This red-tailed hawk cannot be released back into the wild because its injuries are too severe for it to fly again.
Screech owls sound so much like a woman screaming that people routinely call police believing they’re hearing a woman being attacked when it’s really the bird, a duo from Birds in Flight Sanctuary of Howland explained to Warren students.
Cameron Merritt, 16, of Birds in Flight Sanctuary of Howland holds a gerfalcon for fourth-graders from two Warren public schools Tuesday during the annual Community Waters Festival in Perkins Park. The sanctuary nurses about 900 injured birds back to health per year from an 11-county area.
By ED RUNYAN
Did you know federal law prohibits anyone from possessing the feathers of nearly all types of birds?
Did you know that leaving fishing line in a lake, woods or allowing it to go into a landfill can block a bird’s digestive system or cause amputation of its leg?
Did you know lawn chemicals and rodent poisons can injure and kill pets, birds and other animals?
Heather Merritt, founder of Birds in Flight Sanctuary of Howland, gave these facts to fourth-graders from two Warren public schools Tuesday during the annual Community Waters Festival in Perkins Park. The sanctuary nurses about 900 injured birds back to health per year from an 11-county area.
“If you hunt, don’t shoot hawks or owls or songbirds. You’ll go to jail for doing so,” she told the kids.
The festival, which continues Thursday for fourth-graders in the district’s two other kindergarten-to-grade-8 schools, gives students hands-on lessons about water as a natural resource.
The festival has been run by the Trumbull Soil and Water Conservation District for nine years.
Merritt and her son, Cameron, showed the kids a red-tailed hawk, Harris’ hawk, gerfalcon, barred owl and screech owl, each of which is either impressive to see or possesses impressive abilities or unusual traits.
The large gerfalcon, for example, is the fastest of the falcons — able to fly 353 miles per hour.
The barred owl has special feathers that allow it to fly and hunt silently and make use of its tremendous hearing ability. Because of the way two barred owls call out to each other and move from place to place, it can sound like there are a dozen of them nearby, when there are usually only two, she said.
Screech owls sound so much like a woman screaming that people routinely call police believing they’re hearing a woman being attacked when it’s really the bird, Merritt said.
Alexander Payiavlas of the Lincoln K-8 school said he’s never taken a bird feather from the yard, but he knows now why he shouldn’t.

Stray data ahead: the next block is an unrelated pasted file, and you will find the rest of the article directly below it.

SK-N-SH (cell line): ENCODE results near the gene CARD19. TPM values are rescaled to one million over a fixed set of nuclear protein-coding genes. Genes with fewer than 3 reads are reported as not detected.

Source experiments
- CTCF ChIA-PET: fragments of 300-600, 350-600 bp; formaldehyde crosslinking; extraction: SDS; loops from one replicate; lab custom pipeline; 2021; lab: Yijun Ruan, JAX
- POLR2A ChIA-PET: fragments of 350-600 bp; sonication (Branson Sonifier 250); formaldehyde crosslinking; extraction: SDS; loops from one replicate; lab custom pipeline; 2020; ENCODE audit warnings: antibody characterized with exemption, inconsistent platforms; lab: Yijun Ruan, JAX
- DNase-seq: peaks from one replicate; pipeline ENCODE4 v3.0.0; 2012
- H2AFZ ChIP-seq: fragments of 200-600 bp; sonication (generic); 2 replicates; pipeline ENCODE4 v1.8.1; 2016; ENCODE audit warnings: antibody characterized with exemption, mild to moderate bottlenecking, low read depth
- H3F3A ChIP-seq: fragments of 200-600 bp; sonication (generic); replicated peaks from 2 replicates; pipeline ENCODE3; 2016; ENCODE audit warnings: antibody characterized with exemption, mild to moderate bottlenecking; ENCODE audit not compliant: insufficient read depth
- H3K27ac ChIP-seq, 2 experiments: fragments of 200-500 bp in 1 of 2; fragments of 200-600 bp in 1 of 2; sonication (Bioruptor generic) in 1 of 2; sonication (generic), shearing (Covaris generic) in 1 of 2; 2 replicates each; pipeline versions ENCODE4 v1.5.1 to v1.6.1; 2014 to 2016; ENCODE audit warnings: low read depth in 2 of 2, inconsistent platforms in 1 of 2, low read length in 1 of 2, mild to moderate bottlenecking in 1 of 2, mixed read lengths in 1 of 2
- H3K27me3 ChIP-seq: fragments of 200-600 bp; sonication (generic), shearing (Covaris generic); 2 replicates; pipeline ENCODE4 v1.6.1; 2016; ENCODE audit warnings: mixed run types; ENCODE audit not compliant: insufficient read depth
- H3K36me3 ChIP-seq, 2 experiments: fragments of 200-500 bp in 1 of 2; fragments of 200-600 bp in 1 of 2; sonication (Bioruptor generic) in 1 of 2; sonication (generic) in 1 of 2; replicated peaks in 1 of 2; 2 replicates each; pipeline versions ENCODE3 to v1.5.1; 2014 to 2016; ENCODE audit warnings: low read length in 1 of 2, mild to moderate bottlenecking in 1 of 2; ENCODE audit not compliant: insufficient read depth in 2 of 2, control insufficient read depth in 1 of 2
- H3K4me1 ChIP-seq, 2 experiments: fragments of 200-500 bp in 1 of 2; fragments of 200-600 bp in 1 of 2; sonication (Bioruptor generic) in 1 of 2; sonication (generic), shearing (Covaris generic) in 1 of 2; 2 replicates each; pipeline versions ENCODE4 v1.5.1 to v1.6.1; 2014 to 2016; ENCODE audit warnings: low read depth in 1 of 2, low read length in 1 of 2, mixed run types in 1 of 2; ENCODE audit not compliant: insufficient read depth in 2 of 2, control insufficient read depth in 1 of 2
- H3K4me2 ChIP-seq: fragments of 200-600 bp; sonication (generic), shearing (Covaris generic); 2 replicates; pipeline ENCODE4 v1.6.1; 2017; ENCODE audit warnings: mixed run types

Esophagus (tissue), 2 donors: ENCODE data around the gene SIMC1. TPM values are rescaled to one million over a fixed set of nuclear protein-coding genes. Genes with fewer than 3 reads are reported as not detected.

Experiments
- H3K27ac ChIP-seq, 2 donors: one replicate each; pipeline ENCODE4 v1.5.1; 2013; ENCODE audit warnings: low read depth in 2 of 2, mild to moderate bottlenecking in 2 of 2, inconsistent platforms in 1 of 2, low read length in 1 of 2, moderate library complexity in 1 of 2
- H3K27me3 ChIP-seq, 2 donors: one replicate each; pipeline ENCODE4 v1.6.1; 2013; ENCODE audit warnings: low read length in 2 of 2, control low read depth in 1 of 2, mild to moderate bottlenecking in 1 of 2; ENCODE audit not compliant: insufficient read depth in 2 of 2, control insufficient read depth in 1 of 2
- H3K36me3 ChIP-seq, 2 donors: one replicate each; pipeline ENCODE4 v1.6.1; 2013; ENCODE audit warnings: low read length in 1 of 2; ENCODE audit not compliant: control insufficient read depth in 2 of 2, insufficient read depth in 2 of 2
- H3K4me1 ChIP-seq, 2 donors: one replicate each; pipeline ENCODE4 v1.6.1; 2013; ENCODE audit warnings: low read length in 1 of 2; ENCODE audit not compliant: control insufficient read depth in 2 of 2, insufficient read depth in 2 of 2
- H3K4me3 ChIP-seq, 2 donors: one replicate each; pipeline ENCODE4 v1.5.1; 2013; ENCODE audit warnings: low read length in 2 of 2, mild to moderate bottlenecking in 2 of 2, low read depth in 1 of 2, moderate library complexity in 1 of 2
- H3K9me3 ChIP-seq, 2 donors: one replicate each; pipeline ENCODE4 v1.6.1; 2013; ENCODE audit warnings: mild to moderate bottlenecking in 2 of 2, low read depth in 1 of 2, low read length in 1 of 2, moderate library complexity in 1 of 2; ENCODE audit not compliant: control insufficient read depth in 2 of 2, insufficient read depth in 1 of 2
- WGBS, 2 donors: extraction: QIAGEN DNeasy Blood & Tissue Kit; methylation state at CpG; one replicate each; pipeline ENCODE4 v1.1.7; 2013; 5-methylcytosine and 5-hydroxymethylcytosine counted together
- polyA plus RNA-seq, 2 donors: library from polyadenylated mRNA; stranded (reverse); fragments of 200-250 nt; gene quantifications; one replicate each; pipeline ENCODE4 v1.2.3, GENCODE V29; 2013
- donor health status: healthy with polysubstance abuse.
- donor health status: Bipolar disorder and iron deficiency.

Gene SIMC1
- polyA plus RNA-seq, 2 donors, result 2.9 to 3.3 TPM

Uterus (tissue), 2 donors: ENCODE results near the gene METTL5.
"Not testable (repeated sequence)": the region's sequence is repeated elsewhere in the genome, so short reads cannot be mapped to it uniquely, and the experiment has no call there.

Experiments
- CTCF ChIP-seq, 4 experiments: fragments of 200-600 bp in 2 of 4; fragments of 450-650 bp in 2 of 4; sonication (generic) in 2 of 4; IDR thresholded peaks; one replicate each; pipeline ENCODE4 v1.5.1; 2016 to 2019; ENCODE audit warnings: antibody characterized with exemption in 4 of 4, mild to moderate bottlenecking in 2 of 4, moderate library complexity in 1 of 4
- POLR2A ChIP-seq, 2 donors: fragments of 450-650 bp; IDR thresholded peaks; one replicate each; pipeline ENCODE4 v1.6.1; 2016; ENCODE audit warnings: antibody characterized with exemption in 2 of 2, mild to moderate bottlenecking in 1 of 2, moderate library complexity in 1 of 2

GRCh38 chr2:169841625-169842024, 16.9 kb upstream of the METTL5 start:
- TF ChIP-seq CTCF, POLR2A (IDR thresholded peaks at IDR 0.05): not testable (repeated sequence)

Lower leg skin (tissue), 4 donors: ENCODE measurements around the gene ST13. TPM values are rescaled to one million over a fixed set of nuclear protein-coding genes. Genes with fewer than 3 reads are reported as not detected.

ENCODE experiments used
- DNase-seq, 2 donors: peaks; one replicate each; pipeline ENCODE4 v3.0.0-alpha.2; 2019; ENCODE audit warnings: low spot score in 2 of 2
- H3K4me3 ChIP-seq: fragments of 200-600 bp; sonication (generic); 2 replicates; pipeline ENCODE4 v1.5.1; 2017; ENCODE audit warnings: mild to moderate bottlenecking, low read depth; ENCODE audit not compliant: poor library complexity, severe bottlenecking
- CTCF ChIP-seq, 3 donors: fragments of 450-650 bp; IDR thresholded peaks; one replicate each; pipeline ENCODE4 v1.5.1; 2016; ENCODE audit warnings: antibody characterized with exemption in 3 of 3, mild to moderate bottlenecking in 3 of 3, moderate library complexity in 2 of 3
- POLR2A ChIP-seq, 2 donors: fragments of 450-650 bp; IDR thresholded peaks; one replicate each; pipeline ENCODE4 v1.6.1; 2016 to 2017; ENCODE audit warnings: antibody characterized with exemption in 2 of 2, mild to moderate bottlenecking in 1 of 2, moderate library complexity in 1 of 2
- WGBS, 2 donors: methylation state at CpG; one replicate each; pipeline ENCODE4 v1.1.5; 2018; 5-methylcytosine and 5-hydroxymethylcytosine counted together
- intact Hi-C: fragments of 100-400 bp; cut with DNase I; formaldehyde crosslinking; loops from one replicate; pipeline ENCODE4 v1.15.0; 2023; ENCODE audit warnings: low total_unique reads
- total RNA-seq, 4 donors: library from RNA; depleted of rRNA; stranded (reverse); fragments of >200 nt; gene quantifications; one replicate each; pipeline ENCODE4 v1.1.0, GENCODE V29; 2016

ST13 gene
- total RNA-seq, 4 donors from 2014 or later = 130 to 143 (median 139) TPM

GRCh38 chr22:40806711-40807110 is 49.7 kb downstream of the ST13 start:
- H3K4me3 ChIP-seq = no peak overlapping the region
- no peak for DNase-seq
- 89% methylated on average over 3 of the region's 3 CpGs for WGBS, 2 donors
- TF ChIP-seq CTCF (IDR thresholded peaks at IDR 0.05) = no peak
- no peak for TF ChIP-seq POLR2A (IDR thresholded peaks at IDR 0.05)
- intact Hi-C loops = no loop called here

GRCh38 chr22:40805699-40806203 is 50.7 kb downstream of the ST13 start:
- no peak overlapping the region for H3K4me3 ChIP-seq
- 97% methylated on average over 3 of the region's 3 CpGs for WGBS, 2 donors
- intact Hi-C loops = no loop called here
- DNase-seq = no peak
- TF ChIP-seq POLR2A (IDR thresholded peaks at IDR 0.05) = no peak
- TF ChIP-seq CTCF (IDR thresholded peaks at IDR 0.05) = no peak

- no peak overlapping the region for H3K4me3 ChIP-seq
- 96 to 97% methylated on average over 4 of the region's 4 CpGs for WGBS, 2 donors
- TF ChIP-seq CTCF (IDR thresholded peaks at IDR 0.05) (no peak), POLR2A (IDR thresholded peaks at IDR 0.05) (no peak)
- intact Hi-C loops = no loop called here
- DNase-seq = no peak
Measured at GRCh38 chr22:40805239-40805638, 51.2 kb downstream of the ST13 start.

“If a feather lands in your yard and you take it into your house, you’d get arrested,” he said, adding that he also found it interesting that the small screech owl can sound so loud and so much like a person.
Merritt said the Migratory Bird Treaty Act, which prohibits possession of bird feathers, was written to protect birds from being killed for their feathers or taken as pets, though there are some exceptions — game birds such as pheasants when hunted in season, and pets such as parrots.
As for lawn and farming chemicals, Merritt said she thinks the damage to humans, birds and other animals is as bad as it has been in many years, even though the area’s population has declined. She’s been running the nonprofit sanctuary for 17 years.
“There’s a lot of children with cancer here,” she said, adding that her shelter is seeing an increasing number of birds with deformities most likely caused by water pollution.
Air pollution in the Mahoning Valley is probably less than when steel mills were operating more extensively here, but there are still “hot spots” where pollution is a big problem, she said, adding that in one 1-mile square area she didn’t want to identify, 13 birds were killed from lead poisoning.
Chipmunks and squirrels frequently come in contact with water pollution first, then pass it along to birds and other animals that hunt them.
“You can kill 15 species of animal by killing a little mouse,” she added of the effect of using rodent poisons. A pet or bird eating a mouse that ate poison extends the poison to that many other animal species, she said.
“Everything we do affects wildlife,” Merritt said.
Most of the birds at Merritt’s sanctuary are released back into the wild after they recover. All of the birds she brought to show the kids are ones that cannot be released because their injuries are too severe for them to fly again.
When the kids left the bird demonstration, they visited four stations set up around the park where they learned more about water.
“I learned that when pesticides get washed away, they get in the water and it kills fish and the other animals that live in the water,” said Terrell Scott of the Jefferson K-8 building.
Lincoln fourth-grade teacher June Bagby said she pointed to the flowing Mahoning River next to the park and reminded students about a lesson she taught them earlier this month about the movement of Warren’s rainwater into the Mahoning River, Ohio River and Gulf of Mexico and how parts of the water they drink now could have been consumed by dinosaurs millions of years ago.
“Some [students] thought we got new water all the time,” she said.